2 Parties, 2 Maps: Democrats and Republicans Squabble on Redistricting


The Democratic and Republican members of New York’s new bipartisan redistricting commission failed to reach agreement on an initial set of congressional and legislative map proposals on Wednesday, an unfavourable start.

It was instead decided that for the time being, the New York State Independent Redistricting Commission would proceed with two competing proposals drawn up by its Democratic members and one drawn up by its Republican members.

Both maps proposed eliminating a district in upstate New York, where the population has decreased, as a result of New York’s upcoming loss of a congressional seat. Conservatives may have a better chance of keeping seats in upstate New York and Staten Island than Democrats do, but Democrats’ proposals appear more likely to expand their hold on the state legislature by moving more seats downstate.

A single set of maps is not mandated by the State Constitution for the commission, which has drawn lines for the first time since it was formed in 2014, at this point in the process. Partisan fighting over what amounts to a preliminary discussion does not inspire hope that the commission can unite around a single set of bipartisan maps to submit to Albany for ratification.

Democratic supermajorities in Albany could take over the drawing of the maps if this plan fails. In case the commission is unable to come to a final agreement or produce a final result that party leaders like, they are already quietly circling. As a means of bolstering the Republican Party’s tenuous hold on the House of Representatives and the state legislatures in which it currently holds sway, the Democrats are hoping to flip as many as five Republican seats in Congress.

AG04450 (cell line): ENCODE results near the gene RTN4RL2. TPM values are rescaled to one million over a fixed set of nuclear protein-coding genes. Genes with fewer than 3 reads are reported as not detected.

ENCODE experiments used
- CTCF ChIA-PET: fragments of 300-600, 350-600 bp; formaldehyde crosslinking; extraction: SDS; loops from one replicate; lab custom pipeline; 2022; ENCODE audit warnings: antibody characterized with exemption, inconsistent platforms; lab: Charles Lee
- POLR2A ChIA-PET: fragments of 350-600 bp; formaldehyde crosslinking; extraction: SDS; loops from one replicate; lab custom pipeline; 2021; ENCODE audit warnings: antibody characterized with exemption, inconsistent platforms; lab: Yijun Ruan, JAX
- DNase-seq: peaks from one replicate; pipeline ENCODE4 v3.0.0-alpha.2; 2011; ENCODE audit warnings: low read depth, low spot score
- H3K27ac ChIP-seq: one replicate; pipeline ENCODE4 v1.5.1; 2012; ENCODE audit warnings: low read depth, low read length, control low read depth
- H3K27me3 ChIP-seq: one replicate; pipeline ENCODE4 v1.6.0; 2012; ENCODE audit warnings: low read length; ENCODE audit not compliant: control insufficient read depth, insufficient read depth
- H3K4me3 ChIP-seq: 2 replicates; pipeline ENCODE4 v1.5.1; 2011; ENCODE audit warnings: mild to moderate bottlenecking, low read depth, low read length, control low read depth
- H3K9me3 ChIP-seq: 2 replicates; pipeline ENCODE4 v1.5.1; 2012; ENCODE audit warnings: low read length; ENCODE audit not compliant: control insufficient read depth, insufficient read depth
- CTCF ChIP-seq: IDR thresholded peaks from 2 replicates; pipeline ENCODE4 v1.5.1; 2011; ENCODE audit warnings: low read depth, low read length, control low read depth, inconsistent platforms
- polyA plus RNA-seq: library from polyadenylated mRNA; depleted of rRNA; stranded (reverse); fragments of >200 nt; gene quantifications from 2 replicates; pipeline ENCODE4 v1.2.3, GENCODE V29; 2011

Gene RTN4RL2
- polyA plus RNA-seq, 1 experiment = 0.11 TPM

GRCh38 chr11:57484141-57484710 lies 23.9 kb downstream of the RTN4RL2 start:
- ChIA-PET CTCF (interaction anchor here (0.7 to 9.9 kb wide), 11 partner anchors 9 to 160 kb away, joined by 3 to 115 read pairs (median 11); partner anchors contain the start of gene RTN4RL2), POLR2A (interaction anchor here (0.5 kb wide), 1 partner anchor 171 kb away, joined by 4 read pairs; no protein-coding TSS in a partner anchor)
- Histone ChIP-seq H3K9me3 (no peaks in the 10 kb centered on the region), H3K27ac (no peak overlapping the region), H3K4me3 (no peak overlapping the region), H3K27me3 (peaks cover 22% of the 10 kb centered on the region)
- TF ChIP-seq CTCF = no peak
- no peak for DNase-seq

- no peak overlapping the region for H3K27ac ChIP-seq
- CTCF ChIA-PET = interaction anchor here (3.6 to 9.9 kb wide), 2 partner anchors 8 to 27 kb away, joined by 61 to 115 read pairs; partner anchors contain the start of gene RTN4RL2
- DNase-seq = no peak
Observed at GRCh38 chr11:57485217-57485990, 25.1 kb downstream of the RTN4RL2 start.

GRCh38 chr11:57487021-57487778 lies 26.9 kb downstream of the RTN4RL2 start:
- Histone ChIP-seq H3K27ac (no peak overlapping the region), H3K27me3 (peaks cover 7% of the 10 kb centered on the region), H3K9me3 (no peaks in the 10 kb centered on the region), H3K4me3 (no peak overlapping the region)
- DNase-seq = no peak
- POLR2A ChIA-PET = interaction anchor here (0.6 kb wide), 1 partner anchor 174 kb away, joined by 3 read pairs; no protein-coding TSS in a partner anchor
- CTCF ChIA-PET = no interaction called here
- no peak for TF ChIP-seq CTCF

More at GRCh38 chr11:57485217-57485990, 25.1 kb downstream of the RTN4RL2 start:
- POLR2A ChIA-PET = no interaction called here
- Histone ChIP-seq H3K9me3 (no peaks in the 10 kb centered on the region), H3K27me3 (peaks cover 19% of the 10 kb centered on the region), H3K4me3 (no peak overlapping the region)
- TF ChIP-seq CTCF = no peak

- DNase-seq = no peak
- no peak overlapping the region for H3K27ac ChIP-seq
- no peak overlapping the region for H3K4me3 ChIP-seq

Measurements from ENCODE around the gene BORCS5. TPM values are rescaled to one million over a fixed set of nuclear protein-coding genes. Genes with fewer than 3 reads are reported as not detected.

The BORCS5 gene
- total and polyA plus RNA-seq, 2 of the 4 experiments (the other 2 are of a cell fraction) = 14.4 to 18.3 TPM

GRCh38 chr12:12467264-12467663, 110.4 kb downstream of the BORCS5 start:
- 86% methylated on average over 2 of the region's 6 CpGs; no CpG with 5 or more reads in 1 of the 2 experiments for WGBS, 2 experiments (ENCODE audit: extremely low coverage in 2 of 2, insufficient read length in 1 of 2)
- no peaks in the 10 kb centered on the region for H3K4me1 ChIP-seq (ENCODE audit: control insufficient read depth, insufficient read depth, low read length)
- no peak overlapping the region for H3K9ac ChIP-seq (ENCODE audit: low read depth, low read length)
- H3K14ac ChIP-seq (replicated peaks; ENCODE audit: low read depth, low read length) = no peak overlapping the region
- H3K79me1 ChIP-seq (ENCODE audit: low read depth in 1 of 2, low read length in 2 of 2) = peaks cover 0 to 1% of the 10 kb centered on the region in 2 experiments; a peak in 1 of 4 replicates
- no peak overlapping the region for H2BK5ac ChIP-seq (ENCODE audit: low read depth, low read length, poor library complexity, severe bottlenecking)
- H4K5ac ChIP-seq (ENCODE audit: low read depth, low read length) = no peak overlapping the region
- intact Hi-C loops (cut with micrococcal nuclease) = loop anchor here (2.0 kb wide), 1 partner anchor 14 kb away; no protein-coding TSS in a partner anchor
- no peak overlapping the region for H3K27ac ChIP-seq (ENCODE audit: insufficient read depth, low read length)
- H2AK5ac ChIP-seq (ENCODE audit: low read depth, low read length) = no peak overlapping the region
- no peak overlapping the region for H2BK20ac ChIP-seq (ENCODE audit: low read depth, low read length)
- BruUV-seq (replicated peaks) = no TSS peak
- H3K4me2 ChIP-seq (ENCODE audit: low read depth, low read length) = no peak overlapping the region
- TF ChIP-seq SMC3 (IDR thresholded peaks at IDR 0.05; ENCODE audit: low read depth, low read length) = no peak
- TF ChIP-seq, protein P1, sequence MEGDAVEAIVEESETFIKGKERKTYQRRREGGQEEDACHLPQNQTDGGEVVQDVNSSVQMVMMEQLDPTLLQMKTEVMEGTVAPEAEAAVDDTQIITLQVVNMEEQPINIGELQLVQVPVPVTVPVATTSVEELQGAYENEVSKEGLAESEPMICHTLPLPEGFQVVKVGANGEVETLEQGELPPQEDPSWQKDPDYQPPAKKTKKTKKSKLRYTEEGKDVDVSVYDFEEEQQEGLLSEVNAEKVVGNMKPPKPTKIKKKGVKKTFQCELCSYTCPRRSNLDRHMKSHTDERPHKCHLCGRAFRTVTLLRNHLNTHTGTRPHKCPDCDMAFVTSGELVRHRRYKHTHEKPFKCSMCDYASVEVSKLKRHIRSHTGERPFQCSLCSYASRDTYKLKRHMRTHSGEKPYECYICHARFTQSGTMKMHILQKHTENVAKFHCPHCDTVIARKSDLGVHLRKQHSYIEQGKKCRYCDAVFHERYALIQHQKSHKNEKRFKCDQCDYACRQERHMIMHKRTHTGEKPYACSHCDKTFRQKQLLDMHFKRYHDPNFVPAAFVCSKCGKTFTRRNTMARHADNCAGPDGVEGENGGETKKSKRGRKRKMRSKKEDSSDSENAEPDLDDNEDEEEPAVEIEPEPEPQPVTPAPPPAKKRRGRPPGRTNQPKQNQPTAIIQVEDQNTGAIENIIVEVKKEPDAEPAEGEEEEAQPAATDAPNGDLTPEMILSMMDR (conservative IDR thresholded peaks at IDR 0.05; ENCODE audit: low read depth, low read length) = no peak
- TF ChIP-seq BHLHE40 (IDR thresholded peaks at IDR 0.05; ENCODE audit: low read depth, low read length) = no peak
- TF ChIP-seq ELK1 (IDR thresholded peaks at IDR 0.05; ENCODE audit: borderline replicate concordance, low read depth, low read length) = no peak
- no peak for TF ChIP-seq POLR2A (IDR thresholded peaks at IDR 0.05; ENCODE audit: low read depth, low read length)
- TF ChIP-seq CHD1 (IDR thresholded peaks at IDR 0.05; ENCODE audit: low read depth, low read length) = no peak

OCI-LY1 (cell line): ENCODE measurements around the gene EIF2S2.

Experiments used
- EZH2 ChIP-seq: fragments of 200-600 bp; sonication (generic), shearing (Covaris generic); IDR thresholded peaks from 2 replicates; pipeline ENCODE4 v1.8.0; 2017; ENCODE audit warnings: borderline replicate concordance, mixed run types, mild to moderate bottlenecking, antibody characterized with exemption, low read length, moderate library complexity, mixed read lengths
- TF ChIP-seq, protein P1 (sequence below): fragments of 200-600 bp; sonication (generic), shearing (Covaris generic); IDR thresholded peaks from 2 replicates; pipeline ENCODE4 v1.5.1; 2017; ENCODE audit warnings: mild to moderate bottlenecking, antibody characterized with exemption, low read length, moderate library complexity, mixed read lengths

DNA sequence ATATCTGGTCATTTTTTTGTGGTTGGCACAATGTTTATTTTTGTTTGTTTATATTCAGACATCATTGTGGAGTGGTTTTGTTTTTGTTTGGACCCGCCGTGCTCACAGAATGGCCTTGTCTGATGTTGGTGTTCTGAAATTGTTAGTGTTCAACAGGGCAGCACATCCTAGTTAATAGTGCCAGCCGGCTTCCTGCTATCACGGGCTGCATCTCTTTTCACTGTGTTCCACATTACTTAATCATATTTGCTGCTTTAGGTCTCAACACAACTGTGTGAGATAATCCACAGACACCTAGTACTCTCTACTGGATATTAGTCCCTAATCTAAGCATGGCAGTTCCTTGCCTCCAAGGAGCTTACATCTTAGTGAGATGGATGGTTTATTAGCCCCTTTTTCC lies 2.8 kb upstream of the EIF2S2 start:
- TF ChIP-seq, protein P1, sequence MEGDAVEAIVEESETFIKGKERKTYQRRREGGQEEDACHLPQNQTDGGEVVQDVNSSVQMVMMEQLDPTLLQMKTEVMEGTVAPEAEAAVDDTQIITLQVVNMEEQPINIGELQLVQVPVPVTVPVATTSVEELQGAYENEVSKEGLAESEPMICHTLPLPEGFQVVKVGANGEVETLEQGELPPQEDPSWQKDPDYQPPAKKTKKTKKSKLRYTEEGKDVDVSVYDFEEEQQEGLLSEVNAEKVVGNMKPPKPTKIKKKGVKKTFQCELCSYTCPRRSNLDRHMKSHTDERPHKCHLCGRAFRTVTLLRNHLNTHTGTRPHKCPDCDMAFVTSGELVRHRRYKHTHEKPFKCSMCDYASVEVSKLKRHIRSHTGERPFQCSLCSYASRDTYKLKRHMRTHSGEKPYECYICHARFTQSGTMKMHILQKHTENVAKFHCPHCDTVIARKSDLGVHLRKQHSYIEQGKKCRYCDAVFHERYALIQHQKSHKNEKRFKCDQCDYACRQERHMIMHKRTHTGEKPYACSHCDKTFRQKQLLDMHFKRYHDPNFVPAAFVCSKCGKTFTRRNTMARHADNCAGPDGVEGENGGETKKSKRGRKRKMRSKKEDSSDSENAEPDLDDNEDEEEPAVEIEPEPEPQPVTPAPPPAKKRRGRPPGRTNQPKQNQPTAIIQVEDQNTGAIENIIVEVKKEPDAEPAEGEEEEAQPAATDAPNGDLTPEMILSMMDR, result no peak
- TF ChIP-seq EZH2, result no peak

The redistricting commission in New York is mandated by the state constitution to be in charge of drawing district boundaries. However, if it is unable to reach agreement amongst itself or provides lawmakers with a map they simply do not like, the Legislature can overpower the body and establish almost any map they choose, as long as the districts meet constitutional requirements and are roughly equal in size..

After a 2012 partisan dispute, the current congressional map was drawn in New York City. Republicans in New York and Albany are certain to object to this process and may challenge the outcome in court.

It was only a matter of time before Republican commissioners pointed the finger at their Democratic counterparts, accusing them of scuttling efforts to resolve the two competing maps. The Republicans privately fear that the Democratic commissioners have no intention of finding an agreement and would prefer to let the body fail so that they can kick the process directly to the Legislature to draw more advantageous maps for their party.

With no agreement and Democrats’ plans lacking, the commission’s Republicans expressed their displeasure. “I had gone from being very hopeful to being supremely disappointed,” an independent commissioner, Ross Brady, said, citing what he called “large deviations in population.”

Democrats, on the other hand, were ready to make the case that having multiple maps would give voters a chance to compare them and tell the commission which ones they preferred. Even though they presented two maps on Wednesday, commissioners insisted that they could still come to an agreement and release just one.

Independent commission was established by constitutional amendment in 2014, but it was the result of a compromise between Governor Andrew M. Cuomo and Republicans in the State Senate at the time, who controlled that body’s composition and its powers and duties. Starting this year, a new bipartisan commission will be responsible for drawing the state’s boundaries, removing the power of politicians in the Legislature who want to protect their party and their incumbents.

As a result, critics claim that the commission’s structure — with the majority of appointees selected by party leaders in the Legislature — makes compromise extremely challenging.

It wasn’t until April that the panel received funding from Albany, so the commissioners had to work for free for the first eight months. On the other hand, the Legislature has consistently funded its own map-drawing task force.

It wasn’t until late last month that the commission received detailed census data because of national delays, and it still needs data from the state’s prison population to fine-tune its maps.